My deckel seems to be eating it's leadscrew nut - Page 2
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    Quote Originally Posted by DennisCA View Post
    I've adjusted it so the handwheel it's still turnable at the edges. I used to use an indicator and try and lift the table and see how much it deflected to get an idea, when I had less than a hundreth near the end of travel I thought that was good enough.

    But I have to say, a lot of the force in turning the wheel comes from the setup itself. I removed the nut and turned the handwheel and screw and expected it to turn without resistance, but it felt not a lot lighter than when when in actual use.
    You still didn't say which Deckel that is but in any case 0.01mm is in the ball park. More or less. Service manual says 0.005mm.
    You'll have to look at the screw, bearings etc.

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    Quote Originally Posted by DennisCA View Post
    It's a manual FP2. What's the better material, over say bronze that these are used from? I was reading last night about half nut repair and reading of people using moglice to cast nuts and repair worn ones.
    Thank you ! My most sincere apologies, I seem to have missed some posts, Gawd knows how...

    The best material would be some form ( there are many ) of self lubricated graphite-bronze. Do not waste time with Moglice and other such abject nonsense. They MIGHT be useful if the nut is 15Kg as bronze has become pricey of late. Just make a new nut if need be. I bet there isn't one and once everything has been cleaned, inspected and reassembled right all is going to be fine. On MAHO's it is common to get a slight tear of the crest of the threads on one of the nuts which after re-assembly completely locks the axis. That is why I suggested you look carefully INSIDE the nut with a ( magnifying ) dental mirror and check for distortion. Then, deburr it . Just in case you think of it, keep sandpaper well away from the screw or nut. Long term disaster...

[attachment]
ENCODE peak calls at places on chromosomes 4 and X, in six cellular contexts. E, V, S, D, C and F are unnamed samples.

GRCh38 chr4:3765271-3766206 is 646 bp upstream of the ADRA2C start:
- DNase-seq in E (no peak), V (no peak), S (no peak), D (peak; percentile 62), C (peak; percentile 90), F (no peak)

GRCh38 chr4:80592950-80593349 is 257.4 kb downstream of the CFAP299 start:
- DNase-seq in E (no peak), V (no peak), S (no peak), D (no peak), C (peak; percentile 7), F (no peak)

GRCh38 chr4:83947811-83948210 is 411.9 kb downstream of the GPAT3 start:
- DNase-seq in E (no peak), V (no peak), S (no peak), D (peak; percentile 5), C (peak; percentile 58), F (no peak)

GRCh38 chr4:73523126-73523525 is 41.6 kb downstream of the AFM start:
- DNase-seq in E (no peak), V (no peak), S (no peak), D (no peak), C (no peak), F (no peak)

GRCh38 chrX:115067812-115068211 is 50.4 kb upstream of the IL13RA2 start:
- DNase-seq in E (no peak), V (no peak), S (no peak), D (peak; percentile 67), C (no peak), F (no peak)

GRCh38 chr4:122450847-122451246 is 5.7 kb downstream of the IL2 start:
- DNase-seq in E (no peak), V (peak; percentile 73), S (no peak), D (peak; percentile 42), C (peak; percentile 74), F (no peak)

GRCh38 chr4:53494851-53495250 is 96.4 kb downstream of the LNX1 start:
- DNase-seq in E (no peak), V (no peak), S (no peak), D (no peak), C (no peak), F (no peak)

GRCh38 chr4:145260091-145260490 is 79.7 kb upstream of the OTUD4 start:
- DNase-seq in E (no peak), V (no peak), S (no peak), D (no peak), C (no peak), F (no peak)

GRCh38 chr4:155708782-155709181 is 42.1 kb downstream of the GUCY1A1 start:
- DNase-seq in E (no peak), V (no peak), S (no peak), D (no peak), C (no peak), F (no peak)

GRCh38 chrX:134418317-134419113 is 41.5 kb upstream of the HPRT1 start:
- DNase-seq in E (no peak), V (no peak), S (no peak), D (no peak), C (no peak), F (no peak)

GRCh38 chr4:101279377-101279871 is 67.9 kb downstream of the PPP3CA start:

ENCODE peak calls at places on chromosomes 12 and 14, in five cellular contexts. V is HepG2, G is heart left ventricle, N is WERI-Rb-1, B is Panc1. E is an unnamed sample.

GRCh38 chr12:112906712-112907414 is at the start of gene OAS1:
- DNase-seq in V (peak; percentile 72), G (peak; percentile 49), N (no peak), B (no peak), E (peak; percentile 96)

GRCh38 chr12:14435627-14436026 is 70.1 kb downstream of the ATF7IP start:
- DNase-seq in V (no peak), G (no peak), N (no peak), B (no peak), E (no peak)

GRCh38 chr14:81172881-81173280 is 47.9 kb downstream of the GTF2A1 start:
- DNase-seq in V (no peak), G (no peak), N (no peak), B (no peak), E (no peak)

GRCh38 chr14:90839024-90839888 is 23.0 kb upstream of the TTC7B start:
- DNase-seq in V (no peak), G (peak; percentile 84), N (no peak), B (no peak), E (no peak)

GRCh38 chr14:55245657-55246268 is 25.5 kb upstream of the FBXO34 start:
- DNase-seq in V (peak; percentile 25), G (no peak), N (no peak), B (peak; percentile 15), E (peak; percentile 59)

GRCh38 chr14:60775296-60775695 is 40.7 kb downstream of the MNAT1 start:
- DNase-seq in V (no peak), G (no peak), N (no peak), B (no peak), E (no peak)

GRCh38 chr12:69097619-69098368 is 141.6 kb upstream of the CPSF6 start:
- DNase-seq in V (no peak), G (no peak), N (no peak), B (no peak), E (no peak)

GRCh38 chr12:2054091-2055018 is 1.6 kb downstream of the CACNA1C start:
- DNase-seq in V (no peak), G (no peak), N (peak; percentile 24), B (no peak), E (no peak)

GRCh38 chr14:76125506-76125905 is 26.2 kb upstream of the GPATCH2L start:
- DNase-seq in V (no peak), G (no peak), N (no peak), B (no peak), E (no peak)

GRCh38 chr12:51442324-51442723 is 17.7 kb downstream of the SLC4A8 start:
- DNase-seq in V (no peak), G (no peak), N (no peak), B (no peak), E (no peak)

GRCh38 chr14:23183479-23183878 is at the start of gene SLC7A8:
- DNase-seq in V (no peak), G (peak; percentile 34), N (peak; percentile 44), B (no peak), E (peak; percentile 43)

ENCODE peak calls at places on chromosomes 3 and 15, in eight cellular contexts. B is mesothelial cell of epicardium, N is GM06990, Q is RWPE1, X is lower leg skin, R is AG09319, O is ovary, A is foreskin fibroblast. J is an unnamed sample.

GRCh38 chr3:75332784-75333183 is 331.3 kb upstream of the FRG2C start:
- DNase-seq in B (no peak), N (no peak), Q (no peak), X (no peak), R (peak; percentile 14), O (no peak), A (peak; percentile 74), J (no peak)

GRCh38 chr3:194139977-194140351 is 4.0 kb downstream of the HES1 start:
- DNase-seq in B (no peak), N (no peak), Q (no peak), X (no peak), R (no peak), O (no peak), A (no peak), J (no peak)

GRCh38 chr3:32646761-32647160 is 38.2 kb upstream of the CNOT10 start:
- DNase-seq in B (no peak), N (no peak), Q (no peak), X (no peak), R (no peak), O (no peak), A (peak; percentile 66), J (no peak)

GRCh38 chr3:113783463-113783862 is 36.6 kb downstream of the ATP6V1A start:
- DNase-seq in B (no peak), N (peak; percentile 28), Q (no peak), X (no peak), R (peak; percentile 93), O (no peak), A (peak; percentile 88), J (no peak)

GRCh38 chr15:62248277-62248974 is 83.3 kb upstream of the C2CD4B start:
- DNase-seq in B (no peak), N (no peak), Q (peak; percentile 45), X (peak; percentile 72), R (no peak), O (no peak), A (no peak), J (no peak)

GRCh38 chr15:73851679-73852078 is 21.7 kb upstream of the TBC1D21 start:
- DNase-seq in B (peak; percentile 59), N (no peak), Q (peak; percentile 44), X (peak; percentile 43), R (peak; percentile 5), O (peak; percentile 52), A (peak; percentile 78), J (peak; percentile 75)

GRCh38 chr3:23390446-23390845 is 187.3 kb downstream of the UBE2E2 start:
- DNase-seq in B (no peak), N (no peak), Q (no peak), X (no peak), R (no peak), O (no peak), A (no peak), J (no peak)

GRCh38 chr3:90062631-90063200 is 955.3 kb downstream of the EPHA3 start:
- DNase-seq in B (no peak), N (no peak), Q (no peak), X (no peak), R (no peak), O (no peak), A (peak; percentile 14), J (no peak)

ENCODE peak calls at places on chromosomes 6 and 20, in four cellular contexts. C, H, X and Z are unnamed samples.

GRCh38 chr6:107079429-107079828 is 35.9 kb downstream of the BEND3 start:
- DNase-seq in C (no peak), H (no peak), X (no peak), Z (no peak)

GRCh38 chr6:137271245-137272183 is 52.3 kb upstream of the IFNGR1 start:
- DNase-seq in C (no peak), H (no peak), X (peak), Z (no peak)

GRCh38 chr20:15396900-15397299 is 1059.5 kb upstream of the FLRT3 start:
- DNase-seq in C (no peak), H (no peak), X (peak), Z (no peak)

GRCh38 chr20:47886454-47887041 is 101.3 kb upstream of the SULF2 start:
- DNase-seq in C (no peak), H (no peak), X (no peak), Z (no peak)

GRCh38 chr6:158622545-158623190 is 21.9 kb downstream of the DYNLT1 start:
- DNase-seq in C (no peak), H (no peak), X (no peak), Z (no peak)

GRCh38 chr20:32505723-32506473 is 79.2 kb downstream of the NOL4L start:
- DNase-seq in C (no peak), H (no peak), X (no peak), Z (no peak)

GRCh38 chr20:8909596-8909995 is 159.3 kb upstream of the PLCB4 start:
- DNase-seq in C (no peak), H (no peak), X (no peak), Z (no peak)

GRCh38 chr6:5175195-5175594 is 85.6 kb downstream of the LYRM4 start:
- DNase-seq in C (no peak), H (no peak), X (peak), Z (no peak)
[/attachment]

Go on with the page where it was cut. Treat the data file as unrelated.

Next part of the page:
If you need make a new nut I suggest starting a thread. The new nut will come out perfectly, as good as factory, with the right tools.

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    Quote Originally Posted by thermite View Post
    "Meanwhile' get yourself a can of Wurth HHS-K or HHS-2000 "Hinge Lube".

    - clean the ways with solvent spray until the black "stuff" ceases to appear.

    Those are metal particulates, product of what an ex BAE Engineer who had done his Doctoral theses on it called "fretting corrosion". We chikn's without a PhD just call that wear and friction!

    - spray the Wurth in. The light vehicle that carries the magic evaporates and leaves a molecular film so slippery you'd think Moly was sand by comparison.

    And it is durable. From hinges to motorcar suspension joints that have to operate in nasty road-splash.

    HHS-K hinge lubricant aerosol can 500 mL | Specialty Lubricants | Lubricants | Chemical Product | Wurth USA

    NOW your choice of conventional way-lube has a sort of fall-back, under it and reinforcing it.

    Downside is that it works SO very well I just haven't had to BOTHER restoring the way lube systems built-in to my 10EE's.

    Wurth is all they get!

    OTOH? No tacifiers. Swarf doesn't stick to it! The ways look "bare". But are not.

    We use both. One is a GREASE and the other a VERY tacky oil. Are you sure you didn't get things mixed up somewhere ?

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    Quote Originally Posted by thanvg View Post